"SEC. 1216. PRESIDENTIAL REPORT ON POLICY OBJECTIVES AND UNITED STATES STRATEGY REGARDING IRAN. Not more than 75 percent of the amount authorized to be appropriated by this Act and available for the Office of the Under Secretary of Defense for Policy may be obligated or expended for that purpose until the President submits to Congress the report required by section 1213(b) of the John Warner National Defense Authorization Act for Fiscal Year 2007 (Public Law 109–364; 120 Stat. 2422)."
Congress has also introduced and debated other measures demanding the release of an updated intelligence estimate on Iran. When the Defense Authorization bill was being debated in the Senate over the Summer, a modified version of the Lieberman (I-CT), McCain, Kly, Graham, Coleman, Collins, Sessions, Levin, Salazar and Craig amendment No. 2073 (which passed 97-0 on July 11) to the Fiscal Year 2008 National Defense Authorization Act, expressed the Sense of Congress that: "(3) It is imperative for the executive and legislative branches of the federal government to have accurate intelligence on Iran and therefore the intelligence community should produce the NIE on Iran without further delay."
In addition, the Iran Counterproliferation Act of 2007 includes a provision calling for the release of the updated National Intelligence Estimate on Iran as required under Section 1213 of the Fiscal Year 2007 Defense Authorization bill. The House version, H.R. 3390, was introduced by Rep. Daryl Issa on August 3, 2007 and the Senate version, S. 970, was introduced by Sen. Gordon Smith on March 22, 2007. However, both bills, which are meant to employ further unilateral punitive sanctions on Iran, are still being considered in the committees to which they were referred.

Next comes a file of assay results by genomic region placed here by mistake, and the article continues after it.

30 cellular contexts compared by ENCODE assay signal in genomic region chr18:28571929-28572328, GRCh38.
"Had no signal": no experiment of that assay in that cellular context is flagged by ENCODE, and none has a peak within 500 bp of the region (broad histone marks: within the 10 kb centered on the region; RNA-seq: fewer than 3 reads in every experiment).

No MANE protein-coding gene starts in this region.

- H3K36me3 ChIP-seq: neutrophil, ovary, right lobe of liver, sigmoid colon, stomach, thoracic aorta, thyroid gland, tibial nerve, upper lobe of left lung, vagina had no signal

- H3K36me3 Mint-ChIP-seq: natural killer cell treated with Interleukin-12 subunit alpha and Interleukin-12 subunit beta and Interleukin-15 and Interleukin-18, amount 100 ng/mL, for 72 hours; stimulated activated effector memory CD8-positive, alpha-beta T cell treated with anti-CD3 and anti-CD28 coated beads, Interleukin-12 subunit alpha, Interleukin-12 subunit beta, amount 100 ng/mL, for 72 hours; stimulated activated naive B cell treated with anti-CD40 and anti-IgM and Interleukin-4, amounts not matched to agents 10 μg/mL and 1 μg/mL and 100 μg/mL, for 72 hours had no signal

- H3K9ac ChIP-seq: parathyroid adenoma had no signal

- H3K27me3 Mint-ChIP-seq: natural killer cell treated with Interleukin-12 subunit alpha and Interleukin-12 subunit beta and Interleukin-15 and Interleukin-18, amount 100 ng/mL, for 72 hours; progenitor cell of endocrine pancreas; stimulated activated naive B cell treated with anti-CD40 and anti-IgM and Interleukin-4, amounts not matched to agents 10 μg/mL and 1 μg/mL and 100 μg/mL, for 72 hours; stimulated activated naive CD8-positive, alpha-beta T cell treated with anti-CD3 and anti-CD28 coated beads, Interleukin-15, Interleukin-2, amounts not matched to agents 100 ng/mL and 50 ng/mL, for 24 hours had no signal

Time for Diplomacy Is Now
The National Intelligence Estimate finds that Iran “probably would be technically capable of producing enough [highly enriched uranium] for a weapon sometime during the 2010-2015 time frame.” The report states that the State Department’s Bureau of Intelligence and Research judges Iran is unlikely to achieve this goal before 2013 “because of foreseeable technical and programmatic problems.” The NIE goes on to state that all of the intelligence agencies agree that it could take until after 2015 for Iran to attain a nuclear capability.
Iran hawks argue that attacking Iran yesterday might be too late. The NIE’s 3 to 8 year best-case-scenario timeline, grounded in technical expertise, clearly articulates there is no imminent threat from Iran and demonstrates that the time for diplomacy is now. It is now clear why the Iran hawks in the Bush administration spent a year trying to stop this report from seeing the light of day. It blows a devastating hole in any argument for military action.
With the right mixture of diplomatic tools, the National Intelligence Estimate presents an opportunity to break the deadlock without reducing the U.S. to the false choice of war or capitulation. The Bush administration should seize upon this opportunity and engage in direct, unconditional negotiations with Iran to resolve all outstanding issues regarding its nuclear program.
Sunday, December 02, 2007
The Financial Times is reporting that China will back a new round of Security Council sanctions against Iran, a departure from its stance since the release of the most recent International Atomic Energy Agency report on Iran's nuclear program. If true, this means that Russia is the only country that now opposes the third round of multilateral sanctions agains Iran.